Travel Tip: Avoid Foreign Transaction Fees On Your Canadian Credit Card

Credit Card Foreign Transaction FeesMany Canadians are in for a nasty surprise after a trip outside the country. Little did they know that most Canadian credit card companies add a 2.5%-3% foreign transaction fee to each purchase they make out of the country. The good news is, not every credit card issuer charges the fee. The bad news is, only two credit card issuers don’t charge the fee, Chase Canada & Rogers MasterCard.

Unlike the United States, where credit card issuers are increasingly abandoning foreign transaction fees altogether, FX fees represent too large a part of a Canadian credit card company’s income stream to walk away from. The fact is, Canadians travel out of country a lot more often than Americans travel out of the United States, so it’s easier for an American issuer to give up on FX fees than for a Canadian issuer.

For a quick proxy, 30% of Americans have a passport, compared to 70% of Canadians, a good indication of foreign travel. Moreover, Canadian banks make a healthy profit from foreign exchange services from their retail customers, where they charge a 1% to 3% fx surcharge when exchanging Canadian dollars. It’s doubtful the banks will want to offer Canadians a free alternative that will cannibalize their retail fx business.

So what’s the big deal about a credit card that doesn’t charge a foreign transaction fee? For some, especially snowbirds who winter in the south, people who shop across the border regularly or shop online, or those who use their credit card to make business purchases from U.S. vendors, the savings can be huge. Think about it. If you use your credit card while wintering in the United States, you could easily rack-up $10,000 – $20,000 in credit card charges. That’s $250 to $500 in foreign exchange fees going to the credit card companies, that doesn’t have to. Not to mention it also wipes away the 1-2% in rewards you thought you were earning.

With credit cards like the Rogers Platinum MasterCard you’re earning 1.75% cashback, and you avoid the foreign transaction fee altogether, saving an additional 2.5% per dollar spent! On $10,000 of spend that’s $250 in your pocket for doing nothing, plus $175 in rewards earnings. Not only that, using a credit card without a foreign transaction fee is actually cheaper than exchanging currencies at the bank, or at a boutique foreign exchange bureau – which routinely cost anywhere from 1%-3% to exchange your money. Debit and out of country ATM cash withdrawals are no better, each typically charging a 2.5% or more foreign exchange fee.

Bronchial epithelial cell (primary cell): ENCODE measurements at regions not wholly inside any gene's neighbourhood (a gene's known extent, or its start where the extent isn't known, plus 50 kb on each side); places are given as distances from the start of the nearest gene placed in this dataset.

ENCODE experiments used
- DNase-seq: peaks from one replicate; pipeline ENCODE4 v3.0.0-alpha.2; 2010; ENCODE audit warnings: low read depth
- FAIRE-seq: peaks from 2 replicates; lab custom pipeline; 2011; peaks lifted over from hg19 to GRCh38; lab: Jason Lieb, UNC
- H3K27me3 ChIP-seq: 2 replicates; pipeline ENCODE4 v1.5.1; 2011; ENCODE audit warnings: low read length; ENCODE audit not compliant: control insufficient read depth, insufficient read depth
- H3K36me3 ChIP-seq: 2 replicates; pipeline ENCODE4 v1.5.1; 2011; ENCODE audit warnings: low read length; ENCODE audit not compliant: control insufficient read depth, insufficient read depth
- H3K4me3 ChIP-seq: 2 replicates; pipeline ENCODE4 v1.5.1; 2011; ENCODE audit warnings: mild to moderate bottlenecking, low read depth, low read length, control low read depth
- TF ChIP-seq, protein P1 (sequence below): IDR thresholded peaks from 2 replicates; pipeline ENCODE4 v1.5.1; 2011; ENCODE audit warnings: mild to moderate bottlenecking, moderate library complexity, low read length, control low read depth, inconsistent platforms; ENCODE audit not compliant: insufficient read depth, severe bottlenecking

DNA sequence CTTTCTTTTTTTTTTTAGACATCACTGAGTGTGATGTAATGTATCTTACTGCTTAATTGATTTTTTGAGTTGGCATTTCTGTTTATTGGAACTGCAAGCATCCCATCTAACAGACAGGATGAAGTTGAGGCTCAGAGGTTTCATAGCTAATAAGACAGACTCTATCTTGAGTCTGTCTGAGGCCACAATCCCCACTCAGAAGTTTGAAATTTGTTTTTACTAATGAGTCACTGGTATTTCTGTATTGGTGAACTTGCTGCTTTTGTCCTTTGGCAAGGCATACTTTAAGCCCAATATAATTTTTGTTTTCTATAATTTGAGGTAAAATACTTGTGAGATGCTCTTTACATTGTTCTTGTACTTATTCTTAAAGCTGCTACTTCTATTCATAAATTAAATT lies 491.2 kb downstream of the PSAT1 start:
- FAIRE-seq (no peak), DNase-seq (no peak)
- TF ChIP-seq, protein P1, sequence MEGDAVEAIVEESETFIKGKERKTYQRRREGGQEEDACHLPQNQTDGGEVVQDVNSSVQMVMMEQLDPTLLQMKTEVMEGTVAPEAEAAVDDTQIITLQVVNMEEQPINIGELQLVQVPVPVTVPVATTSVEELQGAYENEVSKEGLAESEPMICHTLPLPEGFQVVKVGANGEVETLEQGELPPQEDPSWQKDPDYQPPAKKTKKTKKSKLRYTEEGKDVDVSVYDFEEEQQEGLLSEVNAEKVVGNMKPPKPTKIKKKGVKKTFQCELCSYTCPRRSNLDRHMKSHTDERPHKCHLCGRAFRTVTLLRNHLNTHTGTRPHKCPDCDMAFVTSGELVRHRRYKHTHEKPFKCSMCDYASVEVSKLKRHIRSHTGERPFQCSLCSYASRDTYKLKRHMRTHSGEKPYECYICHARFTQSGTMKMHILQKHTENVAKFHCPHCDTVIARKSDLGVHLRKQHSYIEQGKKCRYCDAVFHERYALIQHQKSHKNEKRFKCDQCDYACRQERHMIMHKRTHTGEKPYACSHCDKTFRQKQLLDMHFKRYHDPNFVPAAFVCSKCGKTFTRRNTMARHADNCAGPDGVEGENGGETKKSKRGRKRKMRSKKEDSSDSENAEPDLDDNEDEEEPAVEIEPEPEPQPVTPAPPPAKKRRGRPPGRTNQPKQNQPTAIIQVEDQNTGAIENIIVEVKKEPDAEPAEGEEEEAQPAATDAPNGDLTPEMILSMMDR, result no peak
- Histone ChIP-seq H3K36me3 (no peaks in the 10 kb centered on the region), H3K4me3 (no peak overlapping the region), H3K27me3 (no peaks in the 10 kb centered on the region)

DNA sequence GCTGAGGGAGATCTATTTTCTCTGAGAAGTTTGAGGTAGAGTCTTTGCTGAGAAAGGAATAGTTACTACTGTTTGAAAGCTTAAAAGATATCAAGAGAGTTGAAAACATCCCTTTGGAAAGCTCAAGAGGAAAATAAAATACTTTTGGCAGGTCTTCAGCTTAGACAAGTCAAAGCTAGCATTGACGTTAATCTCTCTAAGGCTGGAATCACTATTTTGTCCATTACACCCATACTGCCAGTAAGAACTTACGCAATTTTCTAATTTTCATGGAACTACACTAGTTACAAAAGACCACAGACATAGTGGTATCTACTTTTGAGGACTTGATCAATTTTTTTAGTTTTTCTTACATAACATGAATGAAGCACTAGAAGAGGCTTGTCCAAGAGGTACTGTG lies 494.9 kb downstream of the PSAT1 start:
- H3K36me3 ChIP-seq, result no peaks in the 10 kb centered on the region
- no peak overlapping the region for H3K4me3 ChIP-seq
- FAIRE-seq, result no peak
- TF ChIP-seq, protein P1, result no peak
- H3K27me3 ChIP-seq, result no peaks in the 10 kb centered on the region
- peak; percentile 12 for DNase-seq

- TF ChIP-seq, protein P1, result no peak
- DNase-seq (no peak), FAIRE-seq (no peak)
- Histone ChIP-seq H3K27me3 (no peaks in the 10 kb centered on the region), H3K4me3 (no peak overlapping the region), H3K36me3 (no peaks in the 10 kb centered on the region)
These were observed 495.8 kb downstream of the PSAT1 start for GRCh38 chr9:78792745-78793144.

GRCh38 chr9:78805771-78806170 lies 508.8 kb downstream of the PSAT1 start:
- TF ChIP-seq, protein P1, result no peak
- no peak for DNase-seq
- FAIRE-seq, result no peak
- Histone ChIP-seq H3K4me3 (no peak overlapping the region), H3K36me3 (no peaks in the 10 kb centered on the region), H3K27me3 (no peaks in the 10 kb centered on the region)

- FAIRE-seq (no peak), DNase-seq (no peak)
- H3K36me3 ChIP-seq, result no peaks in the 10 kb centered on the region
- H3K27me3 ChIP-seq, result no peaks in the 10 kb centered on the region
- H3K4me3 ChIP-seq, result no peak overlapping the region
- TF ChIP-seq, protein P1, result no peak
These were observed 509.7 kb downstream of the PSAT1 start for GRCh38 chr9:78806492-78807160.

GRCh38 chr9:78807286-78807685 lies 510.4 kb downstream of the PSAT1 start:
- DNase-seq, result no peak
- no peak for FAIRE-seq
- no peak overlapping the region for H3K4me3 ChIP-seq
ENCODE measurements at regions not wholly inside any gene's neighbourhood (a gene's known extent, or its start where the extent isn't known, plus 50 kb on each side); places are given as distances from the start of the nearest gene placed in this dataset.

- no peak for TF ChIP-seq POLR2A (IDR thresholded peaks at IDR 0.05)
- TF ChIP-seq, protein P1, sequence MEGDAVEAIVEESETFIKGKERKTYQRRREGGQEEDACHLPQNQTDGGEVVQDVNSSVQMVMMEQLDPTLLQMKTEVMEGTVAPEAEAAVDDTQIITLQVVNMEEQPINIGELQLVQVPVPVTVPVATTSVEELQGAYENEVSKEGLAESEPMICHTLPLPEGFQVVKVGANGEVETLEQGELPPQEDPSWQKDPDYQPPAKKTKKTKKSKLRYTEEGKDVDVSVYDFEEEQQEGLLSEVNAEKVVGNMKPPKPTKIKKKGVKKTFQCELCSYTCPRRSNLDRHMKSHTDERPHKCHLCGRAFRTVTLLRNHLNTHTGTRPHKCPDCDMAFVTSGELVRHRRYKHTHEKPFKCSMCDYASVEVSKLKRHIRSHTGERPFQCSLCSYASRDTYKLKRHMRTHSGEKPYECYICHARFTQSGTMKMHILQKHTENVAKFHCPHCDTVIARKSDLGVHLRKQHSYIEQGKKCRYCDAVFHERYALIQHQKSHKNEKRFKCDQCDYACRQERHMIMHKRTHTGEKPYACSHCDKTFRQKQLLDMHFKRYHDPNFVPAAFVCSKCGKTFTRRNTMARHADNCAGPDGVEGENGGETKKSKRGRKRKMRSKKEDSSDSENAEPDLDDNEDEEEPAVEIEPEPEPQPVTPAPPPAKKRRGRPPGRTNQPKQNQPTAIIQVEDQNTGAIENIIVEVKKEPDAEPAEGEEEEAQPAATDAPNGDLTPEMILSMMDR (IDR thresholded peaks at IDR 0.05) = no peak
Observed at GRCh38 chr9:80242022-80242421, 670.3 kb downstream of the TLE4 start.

Comparison of Canadian Credit Card Foreign Transactions Fees

Credit Card

Foreign Transaction Fee

Signing-Bonus Points

Annual Fee

Rogers Platinum MasterCard




Chase Marriott Rewards Visa Card



$120 Waived 1st Year

Amazon Visa Card




Tangerine MoneyBack MasterCard

1.5% 4% cash back 1st 90 days in 3 categories


TD Aeroplan Visa Infinite 2.5% 30,000

$120 Waived 1st Yr

RBC Avion Visa Infinite




BMO Rewards World Elite 2.5% 30,000 $150
 Scotiabank Gold Amex Card  2.5%  20,000  $99

Maybe a niche Canadian credit card issuer, that doesn’t have a large share of its spend in foreign purchases, or an established foreign exchange business, will step up to the plate and waive their foreign transaction fees. Perhaps someone like a President’s Choice, WalMart, or Rogers Mastercard (Rogers has indeed stepped up to the plate and done so) can shake things up a little bit the way Chase has.

As of right now though, Rogers and Chase are the only game in town, and they’re offering Canadians a SUPERLATIVE opportunity, just not enough of us know about it. Here’s your chance…who know’s how long it will last (looks like Chase is leaving the country).

By the way, for those who think you’re avoiding foreign transaction fees by having a U.S. Dollar credit card, unless you earn American dollars, you’re not avoiding anything. Ultimately, you’ll have to pay your U.S. Dollar credit card bill in U.S. dollars, and you’ll have to convert your Canadian dollars to U.S. dollars at the bank to do so. At that point the bank will charge you it’s 1%-3% foreign exchange surcharge.


  1. I don’t understand Amazon not charging the FTF. I bought two kindle books from Amazon within a minute of each other. Same US price. I am in Canada. One was charged on an Amazon card. The other on on an MBNA card. Both were exactly the same debit in CDN$. Yet I understand Amazon doesn’t charge but MBNA does charge ftf. My MBNA card is not tied to a bank.

    Amazon Card says it uses Visa’s conversion rate. Perhaps the rate they “borrow” from Visa has the ftf included and all they are saying is that they don’t add an extra ftf onto top of what is included in their rate.

    Any comments?

    • Hi Tom,

      That’s very strange. We do know based on an in depth study of ours comparing Visa to MasterCard foreign exchange rates that 70% of the time MasterCard offers a lower exchange rate than Visa, by about .38%.